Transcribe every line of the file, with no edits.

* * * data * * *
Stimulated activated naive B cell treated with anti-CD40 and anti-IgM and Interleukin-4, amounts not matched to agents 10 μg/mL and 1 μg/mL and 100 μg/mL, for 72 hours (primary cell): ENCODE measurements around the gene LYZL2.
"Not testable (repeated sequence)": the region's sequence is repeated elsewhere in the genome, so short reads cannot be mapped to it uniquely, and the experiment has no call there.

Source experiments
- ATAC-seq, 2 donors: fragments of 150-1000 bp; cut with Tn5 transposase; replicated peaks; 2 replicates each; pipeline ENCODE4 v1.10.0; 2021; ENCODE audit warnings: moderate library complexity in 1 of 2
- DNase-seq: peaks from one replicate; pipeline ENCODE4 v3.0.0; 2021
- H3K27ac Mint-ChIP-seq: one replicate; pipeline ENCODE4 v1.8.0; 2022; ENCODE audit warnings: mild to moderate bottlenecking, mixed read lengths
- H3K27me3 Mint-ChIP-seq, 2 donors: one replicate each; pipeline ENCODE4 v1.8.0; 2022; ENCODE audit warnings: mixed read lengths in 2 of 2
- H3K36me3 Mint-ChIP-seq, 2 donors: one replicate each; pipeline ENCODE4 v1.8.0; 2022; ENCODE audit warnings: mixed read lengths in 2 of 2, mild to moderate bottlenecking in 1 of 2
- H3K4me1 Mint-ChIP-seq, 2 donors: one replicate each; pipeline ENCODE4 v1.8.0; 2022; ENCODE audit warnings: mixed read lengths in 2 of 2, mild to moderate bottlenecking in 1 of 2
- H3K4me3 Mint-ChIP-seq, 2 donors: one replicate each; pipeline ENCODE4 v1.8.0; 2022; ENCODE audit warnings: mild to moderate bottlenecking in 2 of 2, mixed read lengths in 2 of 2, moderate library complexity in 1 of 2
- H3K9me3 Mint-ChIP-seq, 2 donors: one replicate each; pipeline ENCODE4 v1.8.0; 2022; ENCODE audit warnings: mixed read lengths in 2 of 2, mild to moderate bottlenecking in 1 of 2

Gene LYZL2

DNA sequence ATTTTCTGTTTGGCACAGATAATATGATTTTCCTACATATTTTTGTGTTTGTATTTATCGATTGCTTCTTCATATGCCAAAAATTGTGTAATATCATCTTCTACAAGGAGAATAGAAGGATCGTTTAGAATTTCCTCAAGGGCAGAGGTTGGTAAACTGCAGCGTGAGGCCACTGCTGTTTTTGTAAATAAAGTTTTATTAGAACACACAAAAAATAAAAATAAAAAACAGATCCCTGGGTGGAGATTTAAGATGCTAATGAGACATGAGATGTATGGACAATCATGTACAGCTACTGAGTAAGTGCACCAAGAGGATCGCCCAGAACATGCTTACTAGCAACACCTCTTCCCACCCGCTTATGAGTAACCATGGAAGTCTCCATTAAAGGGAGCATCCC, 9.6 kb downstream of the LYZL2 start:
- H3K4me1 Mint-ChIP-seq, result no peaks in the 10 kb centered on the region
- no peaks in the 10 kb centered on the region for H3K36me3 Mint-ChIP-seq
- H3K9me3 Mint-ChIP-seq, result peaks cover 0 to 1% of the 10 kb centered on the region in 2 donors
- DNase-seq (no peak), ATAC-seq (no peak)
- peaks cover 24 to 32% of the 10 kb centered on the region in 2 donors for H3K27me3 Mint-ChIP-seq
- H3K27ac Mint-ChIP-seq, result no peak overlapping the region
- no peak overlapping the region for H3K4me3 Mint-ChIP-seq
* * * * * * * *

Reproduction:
Stimulated activated naive B cell treated with anti-CD40 and anti-IgM and Interleukin-4, amounts not matched to agents 10 μg/mL and 1 μg/mL and 100 μg/mL, for 72 hours (primary cell): ENCODE measurements around the gene LYZL2.
"Not testable (repeated sequence)": the region's sequence is repeated elsewhere in the genome, so short reads cannot be mapped to it uniquely, and the experiment has no call there.

Source experiments
- ATAC-seq, 2 donors: fragments of 150-1000 bp; cut with Tn5 transposase; replicated peaks; 2 replicates each; pipeline ENCODE4 v1.10.0; 2021; ENCODE audit warnings: moderate library complexity in 1 of 2
- DNase-seq: peaks from one replicate; pipeline ENCODE4 v3.0.0; 2021
- H3K27ac Mint-ChIP-seq: one replicate; pipeline ENCODE4 v1.8.0; 2022; ENCODE audit warnings: mild to moderate bottlenecking, mixed read lengths
- H3K27me3 Mint-ChIP-seq, 2 donors: one replicate each; pipeline ENCODE4 v1.8.0; 2022; ENCODE audit warnings: mixed read lengths in 2 of 2
- H3K36me3 Mint-ChIP-seq, 2 donors: one replicate each; pipeline ENCODE4 v1.8.0; 2022; ENCODE audit warnings: mixed read lengths in 2 of 2, mild to moderate bottlenecking in 1 of 2
- H3K4me1 Mint-ChIP-seq, 2 donors: one replicate each; pipeline ENCODE4 v1.8.0; 2022; ENCODE audit warnings: mixed read lengths in 2 of 2, mild to moderate bottlenecking in 1 of 2
- H3K4me3 Mint-ChIP-seq, 2 donors: one replicate each; pipeline ENCODE4 v1.8.0; 2022; ENCODE audit warnings: mild to moderate bottlenecking in 2 of 2, mixed read lengths in 2 of 2, moderate library complexity in 1 of 2
- H3K9me3 Mint-ChIP-seq, 2 donors: one replicate each; pipeline ENCODE4 v1.8.0; 2022; ENCODE audit warnings: mixed read lengths in 2 of 2, mild to moderate bottlenecking in 1 of 2

Gene LYZL2

DNA sequence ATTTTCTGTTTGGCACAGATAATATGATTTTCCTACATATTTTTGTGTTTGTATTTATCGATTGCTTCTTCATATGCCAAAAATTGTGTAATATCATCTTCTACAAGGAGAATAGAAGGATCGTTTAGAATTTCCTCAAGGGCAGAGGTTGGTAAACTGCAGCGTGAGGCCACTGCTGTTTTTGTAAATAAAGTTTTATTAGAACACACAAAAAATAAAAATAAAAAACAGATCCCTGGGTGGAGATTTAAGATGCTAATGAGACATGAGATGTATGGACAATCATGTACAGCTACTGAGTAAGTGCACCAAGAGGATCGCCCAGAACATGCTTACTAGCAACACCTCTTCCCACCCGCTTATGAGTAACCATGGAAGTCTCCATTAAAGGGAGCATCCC, 9.6 kb downstream of the LYZL2 start:
- H3K4me1 Mint-ChIP-seq, result no peaks in the 10 kb centered on the region
- no peaks in the 10 kb centered on the region for H3K36me3 Mint-ChIP-seq
- H3K9me3 Mint-ChIP-seq, result peaks cover 0 to 1% of the 10 kb centered on the region in 2 donors
- DNase-seq (no peak), ATAC-seq (no peak)
- peaks cover 24 to 32% of the 10 kb centered on the region in 2 donors for H3K27me3 Mint-ChIP-seq
- H3K27ac Mint-ChIP-seq, result no peak overlapping the region
- no peak overlapping the region for H3K4me3 Mint-ChIP-seq